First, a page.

By: Chris Evans MP and Mark Harper MP
Updated: 22nd December 2017
The Queen has been criticised for having investments in Cayman Islands funds. But almost every pension fund has investments in offshore fund vehicles, too. Instead of being used for nefarious purpose, international financial centres are overwhelmingly used to pool savings and invest collectively: allowing smaller investors to achieve the same return as large investors do, and reducing risk for everyone by spreading investments more evenly.
By: Richard Dyson, The Telegraph
Updated: 11th November 2017
While the Paradise Papers and similar hacks and leaks imply that simply operating in an international financial centre is wrong per se, they are essential to cross-border international investment, by big and small investors alike. Almost everybody uses or benefits from international financial centres for day-to-day purposes, as Matthew Lynn explains.
By: Matthew Lynn, The Spectator
Updated: 11th November 2017
Development Finance Institutions (DFIs) invest public money in private enterprises, with the aim of accelerating the economic development of low- and middle-income countries. One of the greatest threats to development is popularly perceived to be the network of tax havens that drain billions from developing countries, in part by allowing cross-border investors to avoid taxes. And yet these public institutions that exist to promote development regularly route their investments through tax havens. Why?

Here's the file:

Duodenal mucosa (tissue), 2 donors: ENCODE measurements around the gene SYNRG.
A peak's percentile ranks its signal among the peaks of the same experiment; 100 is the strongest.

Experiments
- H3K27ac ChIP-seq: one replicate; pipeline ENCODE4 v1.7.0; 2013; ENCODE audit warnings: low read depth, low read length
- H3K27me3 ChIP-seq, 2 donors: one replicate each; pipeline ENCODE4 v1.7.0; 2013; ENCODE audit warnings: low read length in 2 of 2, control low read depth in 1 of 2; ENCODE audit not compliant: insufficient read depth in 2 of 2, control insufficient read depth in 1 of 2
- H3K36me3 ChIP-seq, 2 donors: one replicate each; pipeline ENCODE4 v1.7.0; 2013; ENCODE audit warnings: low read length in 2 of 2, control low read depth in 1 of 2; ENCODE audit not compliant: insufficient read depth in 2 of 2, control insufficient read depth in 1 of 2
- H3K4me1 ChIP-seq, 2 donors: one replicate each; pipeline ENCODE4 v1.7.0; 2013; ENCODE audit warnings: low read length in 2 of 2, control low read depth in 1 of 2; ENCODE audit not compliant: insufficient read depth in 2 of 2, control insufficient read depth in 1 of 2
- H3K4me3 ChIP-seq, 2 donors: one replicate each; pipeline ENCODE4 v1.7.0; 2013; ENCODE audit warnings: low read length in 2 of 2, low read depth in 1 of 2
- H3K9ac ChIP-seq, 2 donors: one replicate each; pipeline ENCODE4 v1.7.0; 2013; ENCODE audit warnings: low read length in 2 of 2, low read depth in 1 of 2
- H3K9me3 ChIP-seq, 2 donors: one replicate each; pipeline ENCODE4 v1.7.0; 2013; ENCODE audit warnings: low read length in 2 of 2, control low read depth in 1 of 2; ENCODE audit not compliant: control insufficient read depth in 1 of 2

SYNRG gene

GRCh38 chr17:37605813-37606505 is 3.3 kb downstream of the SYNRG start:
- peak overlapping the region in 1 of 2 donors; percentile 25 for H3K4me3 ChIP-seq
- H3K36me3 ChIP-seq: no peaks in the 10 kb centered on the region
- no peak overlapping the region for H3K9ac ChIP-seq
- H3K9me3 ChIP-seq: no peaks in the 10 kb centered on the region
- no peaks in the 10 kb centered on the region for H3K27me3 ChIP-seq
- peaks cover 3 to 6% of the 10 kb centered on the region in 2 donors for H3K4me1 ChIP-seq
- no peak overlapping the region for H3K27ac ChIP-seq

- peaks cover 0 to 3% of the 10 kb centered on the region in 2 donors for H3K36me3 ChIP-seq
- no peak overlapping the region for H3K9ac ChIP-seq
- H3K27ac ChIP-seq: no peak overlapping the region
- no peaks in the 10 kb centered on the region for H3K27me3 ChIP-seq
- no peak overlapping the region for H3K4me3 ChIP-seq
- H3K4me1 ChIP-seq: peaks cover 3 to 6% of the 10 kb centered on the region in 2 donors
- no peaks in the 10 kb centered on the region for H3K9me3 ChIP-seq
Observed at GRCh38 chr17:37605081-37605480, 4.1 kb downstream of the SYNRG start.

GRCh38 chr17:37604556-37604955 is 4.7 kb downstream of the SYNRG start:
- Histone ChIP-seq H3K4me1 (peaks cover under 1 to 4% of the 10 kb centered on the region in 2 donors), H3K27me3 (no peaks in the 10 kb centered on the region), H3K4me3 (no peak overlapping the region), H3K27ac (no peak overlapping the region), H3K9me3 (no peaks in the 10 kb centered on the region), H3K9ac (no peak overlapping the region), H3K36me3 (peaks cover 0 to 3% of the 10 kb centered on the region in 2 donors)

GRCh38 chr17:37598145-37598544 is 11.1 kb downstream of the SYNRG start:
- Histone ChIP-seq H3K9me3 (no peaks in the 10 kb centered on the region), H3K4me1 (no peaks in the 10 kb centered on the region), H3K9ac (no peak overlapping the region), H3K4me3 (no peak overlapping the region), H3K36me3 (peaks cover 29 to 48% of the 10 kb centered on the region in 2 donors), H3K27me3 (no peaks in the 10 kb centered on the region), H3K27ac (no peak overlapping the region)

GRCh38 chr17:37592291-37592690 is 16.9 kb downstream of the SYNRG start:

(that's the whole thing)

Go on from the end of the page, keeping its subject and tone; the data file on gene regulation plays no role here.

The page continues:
By: Paddy Carter, ODI
Updated: 1st October 2017
Economics consultancy Capital Economics conducted an assessment of the benefits of Jersey to the United Kingdom. They found that the island - overwhelmingly its international financial centre - created 250,000 jobs in the UK and generated £5bn for the UK Exchequer: ten times more than the highest possible estimate of losses due to Jersey.
By: Capital Economics
Updated: 13th November 2016
Economics consultancy Capital Economics conducted an assessment of the benefits of Jersey to the European Union. They found that the island - overwhelmingly its international financial centre - creates 88,000 jobs in the EU (excluding the UK) and generates €1bn for EU Governments.
By: Capital Economics
Updated: 19th October 2016
Offshore investors are not just the uber rich highlighted by the Panama Papers. Many are hardworking people looking for better returns and more flexibility
By: Nigel Green, The Guardian
Updated: 13th April 2016
At last! We can now see why David Cameron tried to keep this quiet. He sold his shares in January 2010 – just as the recovery was starting. What a dunce! His £31,500 would be worth a lot more by now if he’d held, and diversified his portfolio. So can you trust him with the nation’s finances? And this, as far as I can make out, is the limit of the scandal. All else is spin and smear.
By: Fraser Nelson, The spectator
Updated: 8th April 2016